Last week, an article titled “‘Excommunitweets’, Social Media and Spiritual Discipline” was posted on the Ethos website. The author, Megan Powell du Toit, points out how using social media in an offhanded and irresponsible manner can be considered divisive, or can, indirectly, lead to divisiveness. Before proceeding on my thoughts, I’d recommend reading her article on the link provided above.
Powell du Toit rightly points out how a person’s attitude can come across very different online than in real life. Too often, individuals can come off as being abrasive and derisive, be it on Facebook, Twitter, or elsewhere. I have seen people I personally know to be loving and faithful Christians sound like internet bullies, trolls, or holier-than thou ‘gatekeepers’. The impersonal environment of the internet does not easily communicate our personal character, let alone our tone, body language, or anything else. I understand that this is slightly off-track to Powell du Toit’s article, but bear with me as you’ll soon see where I’m going.
If we are to engage with others online, then we need to ensure that it is done in a way which in a respectful and loving way which honours God and is consistent with the gospel. Much is lost in the virtual translation. Comments may not carry the tone and weight we intend them to. So, we have to examine and modify what we publish to ensure they say what we mean them to say – and say it in the right ‘tone’. This is truly something that evangelicals struggle with, and something that, to non-Christians, make us appear as an unloving and judgemental bunch.
This was, to me, the most applicable point of the article. We do need to apply wisdom as we communicate in what is effectively the public sphere.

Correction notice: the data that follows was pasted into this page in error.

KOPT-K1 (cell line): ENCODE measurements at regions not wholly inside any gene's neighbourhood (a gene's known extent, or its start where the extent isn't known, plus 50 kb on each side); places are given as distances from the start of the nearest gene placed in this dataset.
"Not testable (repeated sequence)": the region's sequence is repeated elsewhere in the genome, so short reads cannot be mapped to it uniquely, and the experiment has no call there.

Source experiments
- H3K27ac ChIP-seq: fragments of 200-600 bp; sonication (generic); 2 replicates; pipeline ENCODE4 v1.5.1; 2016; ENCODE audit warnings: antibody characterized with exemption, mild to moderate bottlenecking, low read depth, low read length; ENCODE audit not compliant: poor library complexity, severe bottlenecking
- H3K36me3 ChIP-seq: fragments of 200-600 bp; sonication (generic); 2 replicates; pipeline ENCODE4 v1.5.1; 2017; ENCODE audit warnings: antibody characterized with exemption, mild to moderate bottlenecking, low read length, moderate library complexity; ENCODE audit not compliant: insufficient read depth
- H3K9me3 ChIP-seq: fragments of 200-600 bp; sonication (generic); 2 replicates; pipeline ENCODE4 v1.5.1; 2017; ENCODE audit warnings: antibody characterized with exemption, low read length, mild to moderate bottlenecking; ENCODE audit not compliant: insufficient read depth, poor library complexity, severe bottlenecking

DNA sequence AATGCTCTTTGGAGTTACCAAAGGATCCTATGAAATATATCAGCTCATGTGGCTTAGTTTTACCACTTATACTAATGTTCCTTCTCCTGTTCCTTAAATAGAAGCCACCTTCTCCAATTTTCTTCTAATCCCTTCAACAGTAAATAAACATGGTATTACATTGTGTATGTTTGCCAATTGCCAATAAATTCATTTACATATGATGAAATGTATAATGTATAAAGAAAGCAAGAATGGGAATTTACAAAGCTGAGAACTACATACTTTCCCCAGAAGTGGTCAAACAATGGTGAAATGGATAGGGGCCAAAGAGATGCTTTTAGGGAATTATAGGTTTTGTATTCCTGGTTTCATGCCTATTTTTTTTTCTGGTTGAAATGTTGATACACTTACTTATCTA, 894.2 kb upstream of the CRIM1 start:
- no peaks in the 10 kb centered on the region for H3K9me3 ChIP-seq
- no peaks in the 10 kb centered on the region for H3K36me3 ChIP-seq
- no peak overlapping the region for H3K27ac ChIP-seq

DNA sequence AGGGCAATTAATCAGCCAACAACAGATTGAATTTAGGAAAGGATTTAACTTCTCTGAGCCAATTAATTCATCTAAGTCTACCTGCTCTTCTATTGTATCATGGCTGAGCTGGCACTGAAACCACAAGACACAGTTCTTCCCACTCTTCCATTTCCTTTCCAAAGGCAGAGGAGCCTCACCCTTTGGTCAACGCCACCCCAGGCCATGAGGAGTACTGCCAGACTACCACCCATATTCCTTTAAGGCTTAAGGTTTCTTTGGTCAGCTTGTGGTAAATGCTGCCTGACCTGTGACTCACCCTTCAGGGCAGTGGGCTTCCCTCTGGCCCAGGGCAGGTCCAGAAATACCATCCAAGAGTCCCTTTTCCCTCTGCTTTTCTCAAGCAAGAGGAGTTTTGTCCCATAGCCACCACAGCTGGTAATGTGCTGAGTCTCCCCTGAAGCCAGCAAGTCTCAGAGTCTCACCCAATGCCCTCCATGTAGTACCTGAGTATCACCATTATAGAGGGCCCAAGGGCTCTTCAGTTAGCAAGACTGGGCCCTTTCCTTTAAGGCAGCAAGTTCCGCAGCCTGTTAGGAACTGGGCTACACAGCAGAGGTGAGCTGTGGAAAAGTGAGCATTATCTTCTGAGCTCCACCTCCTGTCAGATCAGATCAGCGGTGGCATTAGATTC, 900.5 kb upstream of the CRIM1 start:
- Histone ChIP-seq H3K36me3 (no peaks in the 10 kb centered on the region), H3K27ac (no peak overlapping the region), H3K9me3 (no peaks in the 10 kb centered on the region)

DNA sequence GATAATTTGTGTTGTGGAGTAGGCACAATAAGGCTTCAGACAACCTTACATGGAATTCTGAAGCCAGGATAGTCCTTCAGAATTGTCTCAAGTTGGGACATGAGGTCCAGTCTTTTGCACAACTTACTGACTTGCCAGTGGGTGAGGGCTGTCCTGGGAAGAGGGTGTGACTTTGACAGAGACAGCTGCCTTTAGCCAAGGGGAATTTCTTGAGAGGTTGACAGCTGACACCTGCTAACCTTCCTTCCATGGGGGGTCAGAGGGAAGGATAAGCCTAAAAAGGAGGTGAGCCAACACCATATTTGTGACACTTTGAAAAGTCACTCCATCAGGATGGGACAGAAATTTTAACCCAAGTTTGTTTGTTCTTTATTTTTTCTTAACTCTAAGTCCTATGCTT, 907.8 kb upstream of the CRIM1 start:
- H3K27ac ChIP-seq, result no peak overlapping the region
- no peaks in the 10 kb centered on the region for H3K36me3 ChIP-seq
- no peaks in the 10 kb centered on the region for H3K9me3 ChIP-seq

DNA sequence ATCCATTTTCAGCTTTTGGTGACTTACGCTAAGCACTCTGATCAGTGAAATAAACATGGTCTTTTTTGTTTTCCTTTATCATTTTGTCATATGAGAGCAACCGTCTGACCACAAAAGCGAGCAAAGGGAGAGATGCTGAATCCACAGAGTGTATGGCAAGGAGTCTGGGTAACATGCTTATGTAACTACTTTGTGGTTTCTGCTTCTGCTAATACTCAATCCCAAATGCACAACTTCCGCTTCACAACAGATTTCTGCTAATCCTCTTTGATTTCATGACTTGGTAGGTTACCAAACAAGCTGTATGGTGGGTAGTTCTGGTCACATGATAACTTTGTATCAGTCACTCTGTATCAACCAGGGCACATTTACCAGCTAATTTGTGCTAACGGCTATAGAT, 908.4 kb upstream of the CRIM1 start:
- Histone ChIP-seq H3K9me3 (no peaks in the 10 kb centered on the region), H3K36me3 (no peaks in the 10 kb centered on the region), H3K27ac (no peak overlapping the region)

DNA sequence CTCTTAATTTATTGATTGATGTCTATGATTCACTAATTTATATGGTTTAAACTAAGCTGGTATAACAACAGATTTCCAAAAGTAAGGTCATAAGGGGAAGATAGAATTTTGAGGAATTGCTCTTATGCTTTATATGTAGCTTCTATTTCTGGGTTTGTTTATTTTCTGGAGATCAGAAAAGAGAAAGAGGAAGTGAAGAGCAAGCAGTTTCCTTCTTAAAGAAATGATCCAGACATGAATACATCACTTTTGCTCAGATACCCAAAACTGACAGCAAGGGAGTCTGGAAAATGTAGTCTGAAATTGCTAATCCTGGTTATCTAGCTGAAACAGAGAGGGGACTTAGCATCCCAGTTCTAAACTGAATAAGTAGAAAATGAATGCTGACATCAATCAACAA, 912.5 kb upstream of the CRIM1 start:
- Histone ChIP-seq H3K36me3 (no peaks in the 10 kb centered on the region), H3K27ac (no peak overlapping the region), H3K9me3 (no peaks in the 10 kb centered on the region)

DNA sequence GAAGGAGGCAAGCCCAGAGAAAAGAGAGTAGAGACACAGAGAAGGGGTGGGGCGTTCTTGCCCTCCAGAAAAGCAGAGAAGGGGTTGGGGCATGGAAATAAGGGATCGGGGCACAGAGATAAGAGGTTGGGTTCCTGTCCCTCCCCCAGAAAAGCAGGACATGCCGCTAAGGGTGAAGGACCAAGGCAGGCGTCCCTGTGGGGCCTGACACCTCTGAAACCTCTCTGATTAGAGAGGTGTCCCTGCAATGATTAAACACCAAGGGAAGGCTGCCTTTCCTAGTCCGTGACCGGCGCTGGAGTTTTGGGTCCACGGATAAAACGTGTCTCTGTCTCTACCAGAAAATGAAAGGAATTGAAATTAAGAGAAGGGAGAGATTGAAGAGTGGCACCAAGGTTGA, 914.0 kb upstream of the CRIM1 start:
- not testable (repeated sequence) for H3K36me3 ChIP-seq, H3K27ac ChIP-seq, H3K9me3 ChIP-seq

However, there was also some things which caused me to worry about the article itself. Powell du Toit writes from the beginning that she is “passionate about the cause of Christian unity—and Evangelical unity”. As such, much of the article is written from the perspective of Christian unity being paramount. This is specifically illustrated in the way that the article addresses ‘excommunitweets’. Powell du Toit asserts that these reveal the inadequacies in Evangelical theology, particularly in the way “we understand the church, how we understand Evangelical identity, and how we understand unity”.
I agree with her that these ‘excommunitweets’ may be harmful. But we cannot let the desire for unity – which is an entirely appropriate, laudable and Biblical desire – contradict our responsibility to exercise discernment. The Bible lays an obligation upon all Christians to apply discernment in regards to what people teach (1 Thessalonians 5:21–22; 1 John 4:1). It is likewise our Christian duty, out of love, to try and correct those who have been following a false teacher, and inform them about what Scripture actually says. The Bible mentions that there will be those who proclaim Christ, but not the Christ of scripture (Matthew 7:15-20;22; 2 Peter 2:1-3). These false teachers will lead people away from the actual gospel and all that it entails, such as the understanding of the inherent sinful nature of man, the sufficiency and exclusivity of Christ, God’s sovereignty and so forth. This is why scripture contains many exhortations for Christians to test all teaching, including what you’re reading now.
If someone is in public ministry and preaching things completely at odds with scripture, then we need to approach them in private, and present our concerns to them in a respectful manner (Matthew 18:15-16). But if they refuse to listen or provide a biblical rationale on why they’re teaching such things, and instead continue to teach them, then it may be appropriate to point out their error in the public sphere. That public sphere may include the internet.